The Ram and the He- Goat Study of Daniel 8
Daniel 8:1 “In the third year of the reign of King Belshazzar a vision appeared to me-to me, Daniel-after the one that appeared to me the first time.” Daniel’s Second Vision
Daniel 8:2 “I saw in the vision, and it so happened while I was looking, that I was in Shushan, the citadel, which is in the province of Elam; and I saw in the vision that I was by the River Ulai.” Daniel’s Second Vision
Daniel 8:3 “Then I lifted my eyes and saw, and there, standing beside the river, was a ram which had two horns, and the two horns were high; but one was higher than the other, and the higher one came up last.” The Ram
Daniel 8:4 “I saw the ram pushing westward, northward, and southward, so that no animal could withstand him; nor was there any that could deliver from his hand, but he did according to his will and became great.” The Ram
The Time of the Vision • From here to the end of the book, the language is Hebrew—not Aramaic. • The vision… • The time of the vision • “3rd year of Belshazzar ‘s reign.” This is two years after the vision in chapter 7. • Both chapters 7 and 8 chronologically precede the events in chapter 5. Therefore, the vision occurred shortly before the night of Belshazzar’s fatal feast.
The Place of the Vision • The place of the vision • Shushan the palace (fortress) • Susa was the chief capital of the Persian Empire. • Shushan as “Fortress” is not part of the city but used for the city itself. • Province of Elam by the river Ulai. • The river Ulai flowed by Susa. • Evidently, a man-made canal, 900 feet wide, which connected two rivers--the Choaspes and the Coprates.
The Ram • Literally one ram • Two horns on the ram • Daniel “lifted his eyes up.” • Daniel is awake during this entire revelation. • The ram is an emblem of princely power. • Ezekiel 34:17; 39:18 • The “higher horn” speaks of the supremacy of the Persian element • “Higher horn” came up last.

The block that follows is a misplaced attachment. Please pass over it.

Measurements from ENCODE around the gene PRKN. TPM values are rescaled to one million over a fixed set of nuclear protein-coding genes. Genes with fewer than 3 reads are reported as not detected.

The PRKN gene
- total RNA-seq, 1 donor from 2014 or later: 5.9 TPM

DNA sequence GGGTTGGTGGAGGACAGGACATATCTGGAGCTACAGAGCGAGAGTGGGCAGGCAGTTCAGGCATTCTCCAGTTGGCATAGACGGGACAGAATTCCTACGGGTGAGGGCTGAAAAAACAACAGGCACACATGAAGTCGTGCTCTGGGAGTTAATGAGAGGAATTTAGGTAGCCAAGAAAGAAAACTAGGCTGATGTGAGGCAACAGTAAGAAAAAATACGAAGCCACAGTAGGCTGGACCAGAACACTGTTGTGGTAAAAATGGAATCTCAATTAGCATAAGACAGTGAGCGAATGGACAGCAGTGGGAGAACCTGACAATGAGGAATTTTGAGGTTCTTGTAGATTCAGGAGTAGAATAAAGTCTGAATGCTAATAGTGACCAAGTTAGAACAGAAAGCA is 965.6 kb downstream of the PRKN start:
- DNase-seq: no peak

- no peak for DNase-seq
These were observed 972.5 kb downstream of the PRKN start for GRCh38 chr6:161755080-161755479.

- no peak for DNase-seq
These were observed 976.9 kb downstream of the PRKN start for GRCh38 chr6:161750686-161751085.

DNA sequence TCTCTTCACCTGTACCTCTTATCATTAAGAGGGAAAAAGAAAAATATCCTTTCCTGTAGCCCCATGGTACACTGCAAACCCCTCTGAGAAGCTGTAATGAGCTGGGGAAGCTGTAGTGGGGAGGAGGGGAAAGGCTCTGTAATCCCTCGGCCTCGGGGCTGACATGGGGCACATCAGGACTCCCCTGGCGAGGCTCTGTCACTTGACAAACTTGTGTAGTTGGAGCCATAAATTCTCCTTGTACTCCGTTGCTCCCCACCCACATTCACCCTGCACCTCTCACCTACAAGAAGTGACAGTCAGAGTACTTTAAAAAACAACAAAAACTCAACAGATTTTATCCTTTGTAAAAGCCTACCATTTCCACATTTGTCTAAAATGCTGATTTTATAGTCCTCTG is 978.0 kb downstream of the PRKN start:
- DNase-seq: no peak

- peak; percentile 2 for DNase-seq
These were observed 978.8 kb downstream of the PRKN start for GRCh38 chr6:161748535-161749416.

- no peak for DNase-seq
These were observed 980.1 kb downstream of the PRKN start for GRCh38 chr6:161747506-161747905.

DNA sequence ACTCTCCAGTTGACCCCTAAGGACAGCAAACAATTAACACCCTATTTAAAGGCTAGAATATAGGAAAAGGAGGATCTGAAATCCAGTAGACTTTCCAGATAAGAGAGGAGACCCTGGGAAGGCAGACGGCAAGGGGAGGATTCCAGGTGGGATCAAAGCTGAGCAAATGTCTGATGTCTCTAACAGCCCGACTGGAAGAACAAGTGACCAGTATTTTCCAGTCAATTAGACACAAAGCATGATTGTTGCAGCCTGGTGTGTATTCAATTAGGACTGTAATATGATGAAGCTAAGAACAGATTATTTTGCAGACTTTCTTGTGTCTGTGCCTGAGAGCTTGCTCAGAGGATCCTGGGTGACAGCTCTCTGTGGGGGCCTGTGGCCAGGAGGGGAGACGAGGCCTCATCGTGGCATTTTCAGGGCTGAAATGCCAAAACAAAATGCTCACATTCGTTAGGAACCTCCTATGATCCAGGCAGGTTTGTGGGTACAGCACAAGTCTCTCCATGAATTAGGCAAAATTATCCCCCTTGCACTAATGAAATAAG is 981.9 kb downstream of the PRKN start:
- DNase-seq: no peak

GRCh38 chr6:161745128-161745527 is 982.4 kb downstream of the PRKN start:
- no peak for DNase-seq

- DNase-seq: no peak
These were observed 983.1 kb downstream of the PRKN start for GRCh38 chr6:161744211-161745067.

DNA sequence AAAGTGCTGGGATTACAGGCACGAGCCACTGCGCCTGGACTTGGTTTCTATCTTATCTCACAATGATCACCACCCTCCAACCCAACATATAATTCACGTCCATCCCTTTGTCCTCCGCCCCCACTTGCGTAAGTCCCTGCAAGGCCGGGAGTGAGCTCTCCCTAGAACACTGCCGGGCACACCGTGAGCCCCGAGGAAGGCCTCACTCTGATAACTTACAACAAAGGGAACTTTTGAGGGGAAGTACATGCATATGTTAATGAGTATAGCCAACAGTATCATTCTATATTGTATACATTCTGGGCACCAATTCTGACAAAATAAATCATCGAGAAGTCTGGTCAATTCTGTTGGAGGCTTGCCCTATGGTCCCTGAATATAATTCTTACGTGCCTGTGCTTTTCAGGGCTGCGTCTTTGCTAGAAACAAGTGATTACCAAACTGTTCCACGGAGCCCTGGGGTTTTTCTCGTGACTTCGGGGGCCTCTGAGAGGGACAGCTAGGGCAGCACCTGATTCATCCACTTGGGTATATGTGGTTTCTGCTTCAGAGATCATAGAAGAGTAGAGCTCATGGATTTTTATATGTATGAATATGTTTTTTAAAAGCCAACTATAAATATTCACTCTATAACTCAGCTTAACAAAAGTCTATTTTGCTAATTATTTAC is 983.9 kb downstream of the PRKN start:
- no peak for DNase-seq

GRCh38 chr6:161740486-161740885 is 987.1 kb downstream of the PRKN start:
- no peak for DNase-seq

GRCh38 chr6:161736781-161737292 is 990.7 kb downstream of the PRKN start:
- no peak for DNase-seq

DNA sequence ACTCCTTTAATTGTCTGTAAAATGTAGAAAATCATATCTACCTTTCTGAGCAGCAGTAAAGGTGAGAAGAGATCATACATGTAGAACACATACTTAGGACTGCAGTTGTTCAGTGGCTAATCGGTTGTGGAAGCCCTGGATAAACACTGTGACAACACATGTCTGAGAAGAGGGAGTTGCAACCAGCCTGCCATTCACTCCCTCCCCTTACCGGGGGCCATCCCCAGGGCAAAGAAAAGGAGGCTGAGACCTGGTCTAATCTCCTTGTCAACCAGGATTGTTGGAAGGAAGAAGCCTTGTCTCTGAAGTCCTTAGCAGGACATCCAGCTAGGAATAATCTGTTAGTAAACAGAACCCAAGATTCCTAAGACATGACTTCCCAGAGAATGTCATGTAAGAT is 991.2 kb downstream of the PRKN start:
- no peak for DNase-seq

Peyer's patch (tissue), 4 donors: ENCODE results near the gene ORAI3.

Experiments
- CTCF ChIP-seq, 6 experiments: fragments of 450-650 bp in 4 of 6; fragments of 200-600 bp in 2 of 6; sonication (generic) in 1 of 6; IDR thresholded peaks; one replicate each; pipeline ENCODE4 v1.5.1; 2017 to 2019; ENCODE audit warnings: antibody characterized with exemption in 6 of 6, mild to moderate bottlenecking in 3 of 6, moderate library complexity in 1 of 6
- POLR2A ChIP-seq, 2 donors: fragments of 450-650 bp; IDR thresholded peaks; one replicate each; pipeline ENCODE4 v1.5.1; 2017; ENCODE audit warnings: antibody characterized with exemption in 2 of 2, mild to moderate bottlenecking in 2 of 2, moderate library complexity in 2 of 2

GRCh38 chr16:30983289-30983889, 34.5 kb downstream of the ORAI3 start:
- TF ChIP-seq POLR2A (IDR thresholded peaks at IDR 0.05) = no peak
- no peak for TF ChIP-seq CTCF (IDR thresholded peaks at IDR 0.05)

The Ram • The two horns • Symbolize the people (country) of the Medes and Persians. • Higher represents the Persians under Cyrus. These Persians, who lived during Babylon’s destruction of Assyria, were raised among the Medes. • Head down, the ram is pushing (butting) his way westward, northward, and southward.
The Ram • Rapid conquests of Darius and Cyrus. • Notice he doesn’t push eastward—not until Darius did the Persians make many eastern conquests, and these had no lasting value. • Greatest Medo-Persian conquests: • The West: Babylon, Syria, and Asia Minor • The North: Armenia and the lands about the Caspian Sea • The South: Egypt, Ethiopia.
The Ram • No beasts could stand before him. • No kingdom could resist his power • He did “according to his own will.” • He conquered as he wished • He overwhelmed those he chose. • No one could deliver out of his hand.
Daniel 8:5 “And as I was considering, suddenly a male goat came from the west, across the surface of the whole earth, without touching the ground; and the goat had a notable horn between his eyes.” The He-Goat
Daniel 8:6, 7 “Then he came to the ram that had two horns, which I had seen standing beside the river, and ran at him with furious power. And I saw him confronting the ram; he was moved with rage against him, attacked the ram, and broke his two horns…” The He-Goat
Daniel 8:7 “… There was no power in the ram to withstand him, but he cast him down to the ground and trampled him; and there was no one that could deliver the ram from his hand.” The He-Goat
Daniel 8:8 “Therefore the male goat grew very great; but when he became strong, the large horn was broken, and in place of it four notable ones came up toward the four winds of heaven.” The He-Goat
The He-Goat • Attacks the ram angrily. • The He-Goat represents theGrecian Empire. • A fitting symbol of power. • The “Notable Horn” refers toAlexander the Great. • “On the face of the whole earth, and touched not the ground.” • InMaccabees 1:3—”He went through to the ends of the earth and took spoils of a multitude of nations; and the earth was quiet before him.”
The He-Goat • Remember the leopard’s “four wings” in chapter 7. • Therapidity of his victories is recorded in history. • The goat comes near the ram. This signifies the conquest of Alexander the Great over the Persian Empire. • In the veryseatof the ram’s power! A complete overthrow.